Jeannie peeled off her leather jacket while balancing a coffee in one hand. Ava glanced at the clock on the wall behind her. Shift change. Ava’s eyes darted instinctively to the computer screen in front of her. Her fingers twitched with impatience as she waited for the older girl to settle in. As Jeannie slipped past her and into the storeroom to hang up her jacket, Ava quickly turned back to the reception desk. Her heartbeat sped up considerably as she punched the keyboard.
With a furtive glance toward Adam’s workroom, she waited for the screen to maximize. The file she was downloading before Donny the Douche walked in was now finished. Pulse roaring in her ears, she double clicked the map with the red pin marking a location to the east of Rapid City. Fingers flew furiously over the keys as she emailed a copy to her phone. Seconds before Jeannie emerged from the storeroom, Ava closed the window and deleted the browser history on the shop’s computer. With the tap of a final key, the innocent-looking logo of Stark Ink once again lit up the screen. She pushed the rolling chair back from the desk.
“Busy today?” Jeannie asked as she came up behind Ava.
“Steady,” Ava replied. “Almost booked solid for tonight.”
Jeannie nodded and glanced over the appointment ledger sitting on the desk. She frowned. “Cancellation?” she asked, tapping the black scratches covering Donny’s name.
Ava grinned. “Yep.”
“Okay,” Jeannie replied.
Ava liked the slightly older girl who also answered the phones for Adam. Jeannie’s short, spiky hair was always dyed some showstopping shade and apparently Jonah had gotten some practice in after Adam had hired him, because young Jeannie seemed to have quite a few more piercings than Ava remembered. They got along great, despite the close quarters, mostly because Ava and Jeannie’s taste in clothes were fairly similar and Jeannie had nothing but compliments about Ava’s personal style. The hair was a problem, though, Jeannie thought. She had been begging Ava to let her “go to town” on Ava’s long, blonde locks. Ava was tempted but showing up at the house with pink (or blue or purple or green) hair might give Pop a heart attack.
The old man had given in to the bike Ava had begged for when she approached him about selling Mom’s car and getting a bike instead. Considering that just a few months after Adam hire Jonah, Jonah had gotten his own Harley, it was hardly fair for Ava to be the only Stark without two-wheels. Pop had, reluctantly, agreed that Ava was the odd man out in that respect. And Pop also know how much Ava hated feeling anything less than a full-fledged Stark. Pop had almost changed his mind, though, when Ava took him to the dealer and instead of fingering a Harley for her first real ride, she’d sidled up to a Honda CB1000R. Pop’s jaw had clenched, his eyes had darkened.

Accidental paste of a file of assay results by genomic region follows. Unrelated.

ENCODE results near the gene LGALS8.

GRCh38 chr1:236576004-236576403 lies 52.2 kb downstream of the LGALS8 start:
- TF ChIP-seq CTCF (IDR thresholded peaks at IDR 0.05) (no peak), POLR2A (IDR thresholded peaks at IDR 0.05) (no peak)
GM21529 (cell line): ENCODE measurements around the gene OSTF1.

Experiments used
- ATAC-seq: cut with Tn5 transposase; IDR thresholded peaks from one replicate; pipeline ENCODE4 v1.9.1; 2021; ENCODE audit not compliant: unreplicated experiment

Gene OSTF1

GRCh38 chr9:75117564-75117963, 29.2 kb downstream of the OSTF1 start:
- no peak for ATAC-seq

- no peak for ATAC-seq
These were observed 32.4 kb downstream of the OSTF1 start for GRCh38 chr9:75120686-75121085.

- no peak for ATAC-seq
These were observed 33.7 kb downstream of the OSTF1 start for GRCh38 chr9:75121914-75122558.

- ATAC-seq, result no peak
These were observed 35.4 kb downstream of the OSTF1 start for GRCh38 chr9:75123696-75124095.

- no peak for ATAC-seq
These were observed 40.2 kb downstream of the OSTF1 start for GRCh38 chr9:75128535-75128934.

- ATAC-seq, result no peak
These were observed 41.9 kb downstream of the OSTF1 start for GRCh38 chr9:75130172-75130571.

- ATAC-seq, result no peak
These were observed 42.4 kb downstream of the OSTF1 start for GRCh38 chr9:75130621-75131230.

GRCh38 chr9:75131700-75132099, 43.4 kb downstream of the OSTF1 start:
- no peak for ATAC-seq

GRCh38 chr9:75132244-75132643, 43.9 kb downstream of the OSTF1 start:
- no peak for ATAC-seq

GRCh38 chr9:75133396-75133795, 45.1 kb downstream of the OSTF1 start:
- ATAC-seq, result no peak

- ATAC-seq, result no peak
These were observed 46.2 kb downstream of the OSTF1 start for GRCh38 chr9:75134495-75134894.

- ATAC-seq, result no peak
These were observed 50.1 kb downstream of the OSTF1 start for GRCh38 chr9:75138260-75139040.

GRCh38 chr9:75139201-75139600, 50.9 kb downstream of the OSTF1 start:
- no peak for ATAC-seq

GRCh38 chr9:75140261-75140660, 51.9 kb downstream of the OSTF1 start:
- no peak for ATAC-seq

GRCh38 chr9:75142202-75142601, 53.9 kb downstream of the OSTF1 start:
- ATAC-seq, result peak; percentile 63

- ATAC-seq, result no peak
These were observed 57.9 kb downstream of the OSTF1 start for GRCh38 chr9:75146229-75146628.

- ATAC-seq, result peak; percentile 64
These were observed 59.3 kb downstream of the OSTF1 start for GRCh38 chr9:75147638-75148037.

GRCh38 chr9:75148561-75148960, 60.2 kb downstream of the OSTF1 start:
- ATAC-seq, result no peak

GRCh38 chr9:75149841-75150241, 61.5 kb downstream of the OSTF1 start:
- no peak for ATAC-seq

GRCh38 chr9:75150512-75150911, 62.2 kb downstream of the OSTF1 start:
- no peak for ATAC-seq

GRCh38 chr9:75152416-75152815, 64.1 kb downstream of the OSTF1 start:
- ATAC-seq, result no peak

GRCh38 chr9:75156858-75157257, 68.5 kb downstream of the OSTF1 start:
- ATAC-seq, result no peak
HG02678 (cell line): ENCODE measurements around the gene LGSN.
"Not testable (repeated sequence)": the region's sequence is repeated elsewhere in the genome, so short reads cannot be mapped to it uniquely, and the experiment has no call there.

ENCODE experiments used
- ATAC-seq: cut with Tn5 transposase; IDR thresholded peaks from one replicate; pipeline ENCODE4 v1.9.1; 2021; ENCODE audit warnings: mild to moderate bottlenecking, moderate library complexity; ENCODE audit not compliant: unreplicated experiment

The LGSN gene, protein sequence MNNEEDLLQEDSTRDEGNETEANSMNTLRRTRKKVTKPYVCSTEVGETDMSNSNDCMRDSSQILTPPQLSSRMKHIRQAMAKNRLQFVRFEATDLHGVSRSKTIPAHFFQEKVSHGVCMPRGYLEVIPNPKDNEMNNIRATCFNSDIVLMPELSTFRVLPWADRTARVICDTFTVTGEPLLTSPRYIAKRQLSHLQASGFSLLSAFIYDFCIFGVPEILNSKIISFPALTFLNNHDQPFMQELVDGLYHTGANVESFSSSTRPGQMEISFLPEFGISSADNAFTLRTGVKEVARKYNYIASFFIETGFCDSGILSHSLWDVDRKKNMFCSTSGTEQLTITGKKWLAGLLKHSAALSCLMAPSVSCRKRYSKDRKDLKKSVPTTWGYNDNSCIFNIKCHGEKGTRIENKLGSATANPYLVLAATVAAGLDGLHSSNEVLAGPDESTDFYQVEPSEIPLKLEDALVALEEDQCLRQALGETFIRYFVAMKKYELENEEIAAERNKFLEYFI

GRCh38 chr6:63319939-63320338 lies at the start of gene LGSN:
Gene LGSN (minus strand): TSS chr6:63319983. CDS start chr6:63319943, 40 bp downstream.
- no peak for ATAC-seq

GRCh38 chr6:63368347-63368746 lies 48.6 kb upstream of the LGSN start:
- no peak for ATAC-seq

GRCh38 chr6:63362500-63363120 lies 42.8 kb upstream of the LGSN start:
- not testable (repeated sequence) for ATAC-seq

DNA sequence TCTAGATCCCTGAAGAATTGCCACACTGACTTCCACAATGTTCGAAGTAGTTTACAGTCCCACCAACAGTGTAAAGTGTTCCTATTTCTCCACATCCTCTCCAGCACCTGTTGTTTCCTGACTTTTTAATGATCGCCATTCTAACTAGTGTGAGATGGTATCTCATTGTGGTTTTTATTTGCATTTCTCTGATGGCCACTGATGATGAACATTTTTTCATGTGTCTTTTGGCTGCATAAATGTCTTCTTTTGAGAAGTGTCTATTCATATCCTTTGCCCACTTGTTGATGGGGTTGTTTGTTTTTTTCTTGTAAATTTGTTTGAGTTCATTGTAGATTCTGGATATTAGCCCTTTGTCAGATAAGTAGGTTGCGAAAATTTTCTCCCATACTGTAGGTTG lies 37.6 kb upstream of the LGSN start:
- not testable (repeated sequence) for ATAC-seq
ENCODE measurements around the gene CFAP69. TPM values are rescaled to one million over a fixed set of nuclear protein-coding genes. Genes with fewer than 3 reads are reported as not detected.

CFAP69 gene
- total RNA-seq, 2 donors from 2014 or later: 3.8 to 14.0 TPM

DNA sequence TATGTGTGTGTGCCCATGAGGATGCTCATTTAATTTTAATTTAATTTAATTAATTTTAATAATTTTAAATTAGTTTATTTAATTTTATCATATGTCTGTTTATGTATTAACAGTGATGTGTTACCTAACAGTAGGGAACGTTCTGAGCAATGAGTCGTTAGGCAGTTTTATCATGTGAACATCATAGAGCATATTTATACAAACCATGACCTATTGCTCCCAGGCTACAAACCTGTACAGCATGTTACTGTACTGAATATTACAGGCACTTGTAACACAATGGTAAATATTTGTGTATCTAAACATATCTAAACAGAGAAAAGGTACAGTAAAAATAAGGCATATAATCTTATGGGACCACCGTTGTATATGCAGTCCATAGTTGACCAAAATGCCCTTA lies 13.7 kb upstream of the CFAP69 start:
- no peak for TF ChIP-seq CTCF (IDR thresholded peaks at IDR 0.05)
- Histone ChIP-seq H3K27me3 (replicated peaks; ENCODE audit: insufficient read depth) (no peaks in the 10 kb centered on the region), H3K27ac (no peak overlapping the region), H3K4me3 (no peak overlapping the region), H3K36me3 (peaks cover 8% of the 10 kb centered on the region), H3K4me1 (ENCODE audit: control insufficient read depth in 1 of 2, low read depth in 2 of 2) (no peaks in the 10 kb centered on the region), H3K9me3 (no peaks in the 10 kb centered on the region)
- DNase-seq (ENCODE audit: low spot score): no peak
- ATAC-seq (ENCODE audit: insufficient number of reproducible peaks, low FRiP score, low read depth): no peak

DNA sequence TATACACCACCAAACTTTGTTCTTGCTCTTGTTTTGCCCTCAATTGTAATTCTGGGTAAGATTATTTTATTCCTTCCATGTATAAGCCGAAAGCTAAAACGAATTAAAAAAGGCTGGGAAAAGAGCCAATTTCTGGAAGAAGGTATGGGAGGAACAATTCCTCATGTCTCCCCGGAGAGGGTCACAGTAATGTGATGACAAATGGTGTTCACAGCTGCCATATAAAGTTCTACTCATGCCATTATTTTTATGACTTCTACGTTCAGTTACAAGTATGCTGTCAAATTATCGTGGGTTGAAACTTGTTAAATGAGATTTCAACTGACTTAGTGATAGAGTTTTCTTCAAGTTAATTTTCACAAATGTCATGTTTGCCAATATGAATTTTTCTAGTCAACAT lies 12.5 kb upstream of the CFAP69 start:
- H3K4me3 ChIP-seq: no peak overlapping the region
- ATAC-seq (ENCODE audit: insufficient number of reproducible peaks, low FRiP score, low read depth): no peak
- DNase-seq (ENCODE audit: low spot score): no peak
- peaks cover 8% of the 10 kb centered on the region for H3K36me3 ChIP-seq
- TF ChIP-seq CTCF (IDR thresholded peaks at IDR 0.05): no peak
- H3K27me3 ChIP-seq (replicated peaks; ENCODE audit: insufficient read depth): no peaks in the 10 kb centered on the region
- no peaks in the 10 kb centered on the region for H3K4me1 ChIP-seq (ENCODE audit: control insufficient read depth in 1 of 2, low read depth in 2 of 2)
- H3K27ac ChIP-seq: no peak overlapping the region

The bike in question went right up to the line of being classified as a racer, but didn’t quite go over. “The first time you get a ticket Ava, the very first time, that bike is gone,” he’d sworn.
So, he’d caved on the bike as a graduation present to his only daughter. Ava thought rainbow hair might be pushing her luck. Technically, she was 18 an adult, but she still lived at home for the time being. And she’d never disrespect her Pop.
Cell phone safely stowed in an inside pocket, Ava retrieved her own leather jacket and zipped it up. The red leather gleamed and fit her like a glove. Her jeans were tight, as well. Adam couldn’t argue about it because she’d pleaded motorcycle safety. Baggy pants and bikes didn’t mix well. Ava’s calf-high boots had one an half inch treads which didn’t make her as tall as Jeannie in her stack heels, but gave Ava some height, none the less. Ava tucked her disappointingly blonde hair up into her helmet and with a flick of her wrist, brought the visor down.
No matter how many times everyone lectured her on the rules of the road, Ava always felt safe once she was fully clad in her leathers and helmet. She waved goodbye to Jeannie and headed, not out the front, but down the back hall. To her left were the wooden stairs that led up the small apartment Jonah was now occupying. Straight ahead was the back door. Stepping through it, Ava saw that the sun was only just setting. Her Honda looked almost dwarfed next to Jonah’s large soft tail Harley, but Ava didn’t care. The Honda was hers, her ride. And she adored it.
Hiking her leg up over the seat, she turned the key and the engine roared to life. Her gloved hands revved it just a bit as she enjoyed the feel of all those horses between her thighs. She had no time to waste, though, as it would be full-on night soon and she had somewhere to be. She left her phone tucked away as she’d already memorized tonight’s route. She pulled out of the back parking lot, headed down the alley, and signaled a turn onto the street that fronted the tattoo shop. As she waited at the light, a large Mustang pulled up beside her. Ava turned to look.
Apparently Donny had stop at the burger joint on the corner after Adam had tossed his ass out. Maybe he was soothing the sting with onions and ketchup. He jawed as enthusiastically on a patty as he had his tobacco. Ava’s stomach turned as she wondered if he’d even bothered to spit out the chew first. Donny took another bite, glanced over, and paused.